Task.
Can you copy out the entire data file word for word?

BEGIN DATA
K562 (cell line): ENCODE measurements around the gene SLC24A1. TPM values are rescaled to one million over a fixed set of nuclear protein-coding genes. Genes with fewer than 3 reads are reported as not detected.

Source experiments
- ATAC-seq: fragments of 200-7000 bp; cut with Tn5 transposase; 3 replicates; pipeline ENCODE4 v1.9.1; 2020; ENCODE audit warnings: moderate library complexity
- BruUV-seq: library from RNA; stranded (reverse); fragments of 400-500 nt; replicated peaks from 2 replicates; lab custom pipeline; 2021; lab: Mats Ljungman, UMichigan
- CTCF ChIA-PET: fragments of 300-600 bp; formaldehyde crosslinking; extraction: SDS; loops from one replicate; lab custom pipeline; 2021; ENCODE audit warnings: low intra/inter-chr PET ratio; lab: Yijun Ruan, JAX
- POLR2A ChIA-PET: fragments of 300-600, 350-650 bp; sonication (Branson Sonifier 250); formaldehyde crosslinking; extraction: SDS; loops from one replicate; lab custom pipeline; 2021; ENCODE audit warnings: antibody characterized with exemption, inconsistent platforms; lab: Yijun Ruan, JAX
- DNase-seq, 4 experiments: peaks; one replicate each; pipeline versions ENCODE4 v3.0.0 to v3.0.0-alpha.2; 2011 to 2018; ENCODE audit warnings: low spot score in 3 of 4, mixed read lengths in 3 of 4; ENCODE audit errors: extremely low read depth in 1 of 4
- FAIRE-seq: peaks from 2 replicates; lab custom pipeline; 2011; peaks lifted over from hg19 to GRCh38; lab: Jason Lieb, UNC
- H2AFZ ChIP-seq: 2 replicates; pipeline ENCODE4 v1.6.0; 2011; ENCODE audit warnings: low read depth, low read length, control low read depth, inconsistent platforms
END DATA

K562 (cell line): ENCODE measurements around the gene SLC24A1. TPM values are rescaled to one million over a fixed set of nuclear protein-coding genes. Genes with fewer than 3 reads are reported as not detected.

Source experiments
- ATAC-seq: fragments of 200-7000 bp; cut with Tn5 transposase; 3 replicates; pipeline ENCODE4 v1.9.1; 2020; ENCODE audit warnings: moderate library complexity
- BruUV-seq: library from RNA; stranded (reverse); fragments of 400-500 nt; replicated peaks from 2 replicates; lab custom pipeline; 2021; lab: Mats Ljungman, UMichigan
- CTCF ChIA-PET: fragments of 300-600 bp; formaldehyde crosslinking; extraction: SDS; loops from one replicate; lab custom pipeline; 2021; ENCODE audit warnings: low intra/inter-chr PET ratio; lab: Yijun Ruan, JAX
- POLR2A ChIA-PET: fragments of 300-600, 350-650 bp; sonication (Branson Sonifier 250); formaldehyde crosslinking; extraction: SDS; loops from one replicate; lab custom pipeline; 2021; ENCODE audit warnings: antibody characterized with exemption, inconsistent platforms; lab: Yijun Ruan, JAX
- DNase-seq, 4 experiments: peaks; one replicate each; pipeline versions ENCODE4 v3.0.0 to v3.0.0-alpha.2; 2011 to 2018; ENCODE audit warnings: low spot score in 3 of 4, mixed read lengths in 3 of 4; ENCODE audit errors: extremely low read depth in 1 of 4
- FAIRE-seq: peaks from 2 replicates; lab custom pipeline; 2011; peaks lifted over from hg19 to GRCh38; lab: Jason Lieb, UNC
- H2AFZ ChIP-seq: 2 replicates; pipeline ENCODE4 v1.6.0; 2011; ENCODE audit warnings: low read depth, low read length, control low read depth, inconsistent platforms